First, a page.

By Nora Buli
STAVANGER, Norway (Reuters) – Norway’s gas export system is set to deliver record volumes of energy to Europe and is committed to sending large amounts in the coming years, the head of pipeline system operator Gassco told Reuters.
The Nordic country has become Europe’s biggest supplier of gas this year, according to Refinitiv Eikon data, overtaking Russia even before last week’s shutdown of the Nord Stream 1 pipeline.
Gassco’s system supplies gas via pipelines to Britain, Germany, Belgium and France and the company this year deferred summer maintenance to ensure steady flows as Russian piped gas deliveries dwindled.
We have this summer delivered what we would usually deliver in winter months,” Gassco CEO Frode Leversund said in an interview.
Deliveries this year have already increased by the equivalent of 60 terawatt hours, or 4.97 billion cubic metres (bcm) of gas, according to Gassco figures.
September will see a period of necessary, planned maintenance that would lower capacity, but the system will “be ready for the start of winter” on Oct. 1, Leversund said.
Norway is still set to deliver a new annual record of more than 117 bcm of gas through its pipelines in 2022, up from 113.2 bcm last year, the CEO said.
With a similar amount of maintenance expected in the next two to three years, this should also ensure continued high supplies, he added.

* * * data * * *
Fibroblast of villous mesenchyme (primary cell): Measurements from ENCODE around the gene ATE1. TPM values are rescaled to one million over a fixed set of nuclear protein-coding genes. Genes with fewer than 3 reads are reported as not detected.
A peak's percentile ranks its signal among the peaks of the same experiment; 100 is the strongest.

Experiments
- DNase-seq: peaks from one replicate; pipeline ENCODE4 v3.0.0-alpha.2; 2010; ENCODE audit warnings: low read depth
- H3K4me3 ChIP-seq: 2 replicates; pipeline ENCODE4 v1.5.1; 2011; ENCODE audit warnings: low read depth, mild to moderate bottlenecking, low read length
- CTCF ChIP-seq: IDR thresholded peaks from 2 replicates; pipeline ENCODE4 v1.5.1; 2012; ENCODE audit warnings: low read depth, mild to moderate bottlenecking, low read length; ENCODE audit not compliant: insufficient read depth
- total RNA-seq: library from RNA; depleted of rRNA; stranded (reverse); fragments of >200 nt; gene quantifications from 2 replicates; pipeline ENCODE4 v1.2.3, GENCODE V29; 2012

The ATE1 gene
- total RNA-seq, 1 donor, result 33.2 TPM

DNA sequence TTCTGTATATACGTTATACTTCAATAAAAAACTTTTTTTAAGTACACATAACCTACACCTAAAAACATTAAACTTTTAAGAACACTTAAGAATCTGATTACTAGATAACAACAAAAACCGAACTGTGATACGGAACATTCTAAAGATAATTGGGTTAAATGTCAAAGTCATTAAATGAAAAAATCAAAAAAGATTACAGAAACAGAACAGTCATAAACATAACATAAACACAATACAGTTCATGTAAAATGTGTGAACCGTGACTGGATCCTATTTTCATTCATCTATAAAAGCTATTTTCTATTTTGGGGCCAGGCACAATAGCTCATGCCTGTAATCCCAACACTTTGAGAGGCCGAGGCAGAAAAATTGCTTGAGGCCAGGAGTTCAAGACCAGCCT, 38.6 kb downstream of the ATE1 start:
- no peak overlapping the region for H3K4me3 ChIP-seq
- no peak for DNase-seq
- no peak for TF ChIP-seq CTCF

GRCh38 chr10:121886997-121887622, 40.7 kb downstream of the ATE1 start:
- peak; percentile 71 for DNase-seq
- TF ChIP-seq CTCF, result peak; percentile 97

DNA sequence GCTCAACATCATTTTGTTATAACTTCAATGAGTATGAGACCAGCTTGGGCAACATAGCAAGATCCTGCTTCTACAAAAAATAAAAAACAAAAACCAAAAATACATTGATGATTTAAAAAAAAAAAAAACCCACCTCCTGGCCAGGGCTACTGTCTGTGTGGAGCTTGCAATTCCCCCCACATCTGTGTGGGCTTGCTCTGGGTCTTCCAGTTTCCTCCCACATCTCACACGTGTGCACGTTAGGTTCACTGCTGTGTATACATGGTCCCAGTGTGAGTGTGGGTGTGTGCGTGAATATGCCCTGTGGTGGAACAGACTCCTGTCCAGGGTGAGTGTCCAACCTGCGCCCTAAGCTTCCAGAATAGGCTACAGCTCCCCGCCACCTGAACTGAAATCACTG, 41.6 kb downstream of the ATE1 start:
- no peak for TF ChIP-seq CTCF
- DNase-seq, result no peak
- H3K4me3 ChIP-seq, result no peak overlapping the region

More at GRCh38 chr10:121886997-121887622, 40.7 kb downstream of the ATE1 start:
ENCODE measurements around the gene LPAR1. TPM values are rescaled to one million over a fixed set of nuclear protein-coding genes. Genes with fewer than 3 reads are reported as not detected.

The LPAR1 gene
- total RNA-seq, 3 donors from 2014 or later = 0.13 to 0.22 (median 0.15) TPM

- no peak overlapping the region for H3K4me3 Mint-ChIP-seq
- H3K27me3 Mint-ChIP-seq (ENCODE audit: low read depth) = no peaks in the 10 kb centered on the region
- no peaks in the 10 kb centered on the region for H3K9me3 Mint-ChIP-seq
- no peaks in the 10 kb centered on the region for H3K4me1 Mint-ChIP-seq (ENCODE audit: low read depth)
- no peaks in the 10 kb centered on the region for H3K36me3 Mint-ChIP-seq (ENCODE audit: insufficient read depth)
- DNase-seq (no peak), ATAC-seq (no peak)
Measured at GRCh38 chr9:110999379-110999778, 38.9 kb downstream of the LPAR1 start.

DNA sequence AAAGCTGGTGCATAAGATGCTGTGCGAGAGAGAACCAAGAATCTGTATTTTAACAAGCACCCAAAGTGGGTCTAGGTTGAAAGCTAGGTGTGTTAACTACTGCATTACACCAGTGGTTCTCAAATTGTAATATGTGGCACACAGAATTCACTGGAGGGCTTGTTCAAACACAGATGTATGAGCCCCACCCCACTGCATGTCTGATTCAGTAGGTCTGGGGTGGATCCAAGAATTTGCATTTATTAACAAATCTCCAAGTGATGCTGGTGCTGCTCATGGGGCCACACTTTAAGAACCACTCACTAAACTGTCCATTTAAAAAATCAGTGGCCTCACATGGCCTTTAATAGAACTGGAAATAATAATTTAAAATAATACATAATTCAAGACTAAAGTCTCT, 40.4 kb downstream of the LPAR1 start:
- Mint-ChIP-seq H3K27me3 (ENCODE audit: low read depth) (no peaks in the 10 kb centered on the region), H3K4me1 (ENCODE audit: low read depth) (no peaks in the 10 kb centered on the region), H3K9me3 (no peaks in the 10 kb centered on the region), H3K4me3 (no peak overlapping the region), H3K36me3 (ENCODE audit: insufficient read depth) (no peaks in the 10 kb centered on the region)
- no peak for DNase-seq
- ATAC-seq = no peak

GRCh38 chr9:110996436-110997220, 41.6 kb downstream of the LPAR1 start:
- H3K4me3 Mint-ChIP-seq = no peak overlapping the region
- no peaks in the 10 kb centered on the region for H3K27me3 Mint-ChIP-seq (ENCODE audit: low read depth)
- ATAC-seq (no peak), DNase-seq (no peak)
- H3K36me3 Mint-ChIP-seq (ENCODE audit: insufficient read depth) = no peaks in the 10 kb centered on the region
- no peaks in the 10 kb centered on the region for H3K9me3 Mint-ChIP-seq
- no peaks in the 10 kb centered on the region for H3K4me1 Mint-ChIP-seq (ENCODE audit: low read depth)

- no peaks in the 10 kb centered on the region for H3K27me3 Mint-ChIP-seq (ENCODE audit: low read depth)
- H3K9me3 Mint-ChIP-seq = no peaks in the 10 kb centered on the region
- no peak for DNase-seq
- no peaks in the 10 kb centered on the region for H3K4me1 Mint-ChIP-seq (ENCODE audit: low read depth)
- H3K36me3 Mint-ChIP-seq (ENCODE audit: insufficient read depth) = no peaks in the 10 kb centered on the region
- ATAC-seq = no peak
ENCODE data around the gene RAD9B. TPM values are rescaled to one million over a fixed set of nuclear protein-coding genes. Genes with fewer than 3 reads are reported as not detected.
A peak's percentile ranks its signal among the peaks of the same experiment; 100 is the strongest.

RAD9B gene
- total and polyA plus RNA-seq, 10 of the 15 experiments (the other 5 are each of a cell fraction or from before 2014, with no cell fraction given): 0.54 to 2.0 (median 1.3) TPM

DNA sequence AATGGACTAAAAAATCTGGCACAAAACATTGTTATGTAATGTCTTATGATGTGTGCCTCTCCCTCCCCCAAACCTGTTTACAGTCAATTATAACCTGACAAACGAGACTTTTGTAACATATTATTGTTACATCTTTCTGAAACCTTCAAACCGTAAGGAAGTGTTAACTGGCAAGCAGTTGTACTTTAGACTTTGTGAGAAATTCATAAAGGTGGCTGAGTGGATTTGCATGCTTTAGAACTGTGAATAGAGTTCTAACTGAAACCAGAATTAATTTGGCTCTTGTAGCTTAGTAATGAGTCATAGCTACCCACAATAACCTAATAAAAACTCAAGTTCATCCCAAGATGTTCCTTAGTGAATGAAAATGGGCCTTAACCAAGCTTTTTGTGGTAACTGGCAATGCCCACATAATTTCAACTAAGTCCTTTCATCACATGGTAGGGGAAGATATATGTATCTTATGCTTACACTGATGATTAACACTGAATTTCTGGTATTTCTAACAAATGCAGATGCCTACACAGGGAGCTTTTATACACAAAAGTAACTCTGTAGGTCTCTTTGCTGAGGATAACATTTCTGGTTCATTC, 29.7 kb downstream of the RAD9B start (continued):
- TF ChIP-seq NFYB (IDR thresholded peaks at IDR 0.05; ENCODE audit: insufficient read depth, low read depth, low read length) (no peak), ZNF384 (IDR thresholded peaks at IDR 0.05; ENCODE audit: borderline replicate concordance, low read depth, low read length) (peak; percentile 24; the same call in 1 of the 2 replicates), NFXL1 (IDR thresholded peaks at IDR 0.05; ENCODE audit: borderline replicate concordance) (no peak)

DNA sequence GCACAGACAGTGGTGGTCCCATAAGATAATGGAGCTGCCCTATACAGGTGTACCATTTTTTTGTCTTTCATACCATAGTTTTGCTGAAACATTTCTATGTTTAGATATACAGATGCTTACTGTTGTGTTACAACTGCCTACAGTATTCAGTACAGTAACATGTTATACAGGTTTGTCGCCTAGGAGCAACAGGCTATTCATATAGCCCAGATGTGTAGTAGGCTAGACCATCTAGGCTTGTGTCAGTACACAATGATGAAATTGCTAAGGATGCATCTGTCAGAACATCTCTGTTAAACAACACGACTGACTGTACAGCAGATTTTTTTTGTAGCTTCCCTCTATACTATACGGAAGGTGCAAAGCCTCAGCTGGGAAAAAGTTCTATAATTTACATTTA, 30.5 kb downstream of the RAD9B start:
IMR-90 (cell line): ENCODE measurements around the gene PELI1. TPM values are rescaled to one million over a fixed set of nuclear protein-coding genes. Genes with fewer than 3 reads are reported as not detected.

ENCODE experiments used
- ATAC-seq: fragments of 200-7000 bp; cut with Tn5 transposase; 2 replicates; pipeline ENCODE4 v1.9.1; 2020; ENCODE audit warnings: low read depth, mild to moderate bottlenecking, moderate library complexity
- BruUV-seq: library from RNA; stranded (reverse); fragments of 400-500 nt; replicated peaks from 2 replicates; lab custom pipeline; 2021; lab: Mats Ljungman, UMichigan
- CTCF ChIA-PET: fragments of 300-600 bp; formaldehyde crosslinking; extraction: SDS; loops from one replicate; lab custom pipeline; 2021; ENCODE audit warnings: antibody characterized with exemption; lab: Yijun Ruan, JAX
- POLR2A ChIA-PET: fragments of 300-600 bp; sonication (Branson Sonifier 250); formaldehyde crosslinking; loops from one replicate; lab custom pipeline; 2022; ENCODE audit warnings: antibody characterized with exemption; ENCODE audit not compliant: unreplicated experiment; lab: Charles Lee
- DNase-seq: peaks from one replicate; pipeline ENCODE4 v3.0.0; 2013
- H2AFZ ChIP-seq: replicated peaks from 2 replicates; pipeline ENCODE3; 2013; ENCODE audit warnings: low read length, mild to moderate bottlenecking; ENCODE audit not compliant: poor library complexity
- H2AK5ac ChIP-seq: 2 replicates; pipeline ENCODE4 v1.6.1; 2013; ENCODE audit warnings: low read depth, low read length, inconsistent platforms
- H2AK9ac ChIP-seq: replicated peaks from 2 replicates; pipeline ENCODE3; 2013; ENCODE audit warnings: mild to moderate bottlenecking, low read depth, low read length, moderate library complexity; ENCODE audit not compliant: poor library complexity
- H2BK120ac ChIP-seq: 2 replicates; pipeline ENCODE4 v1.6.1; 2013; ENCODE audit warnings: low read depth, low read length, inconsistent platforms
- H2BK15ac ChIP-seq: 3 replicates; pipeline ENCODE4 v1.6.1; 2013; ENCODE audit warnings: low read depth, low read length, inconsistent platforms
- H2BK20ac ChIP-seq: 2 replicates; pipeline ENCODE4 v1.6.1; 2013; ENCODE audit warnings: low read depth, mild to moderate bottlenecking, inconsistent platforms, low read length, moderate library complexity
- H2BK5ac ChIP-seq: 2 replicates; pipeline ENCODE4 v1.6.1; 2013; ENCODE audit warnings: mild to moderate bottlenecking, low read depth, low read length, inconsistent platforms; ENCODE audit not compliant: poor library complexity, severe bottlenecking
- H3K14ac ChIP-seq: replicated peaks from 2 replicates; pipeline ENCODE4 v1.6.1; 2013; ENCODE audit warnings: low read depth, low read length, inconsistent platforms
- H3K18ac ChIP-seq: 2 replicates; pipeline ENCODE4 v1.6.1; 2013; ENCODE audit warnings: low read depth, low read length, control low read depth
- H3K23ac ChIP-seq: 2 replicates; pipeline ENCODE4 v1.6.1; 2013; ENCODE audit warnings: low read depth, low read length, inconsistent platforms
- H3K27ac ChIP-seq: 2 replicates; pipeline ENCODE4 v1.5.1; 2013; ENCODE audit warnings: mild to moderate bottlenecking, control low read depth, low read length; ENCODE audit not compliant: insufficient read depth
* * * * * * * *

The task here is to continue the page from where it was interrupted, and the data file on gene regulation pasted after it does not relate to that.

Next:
A new pipeline connecting Norway to Poland via Denmark, called Baltic Pipe, due to start operations in October, might also lift Gassco’s overall capacity, he said.
However, the exact impact from the addition of the pipe, a so-called looping effect, will only become clear once operation starts and the interaction with legacy systems begins, he added.
Including liquefied natural gas, overall Norwegian gas output could rise by 8% this year to 122 bcm, according to official forecasts made in May.
Nord Stream 1, which runs under the Baltic Sea from Russia to Germany, historically supplied around a third of the gas exported from Russia to Europe, but is now halted indefinitely.
(Reporting by Nora Buli, editing by Terje Solsvik and Louise Heavens)
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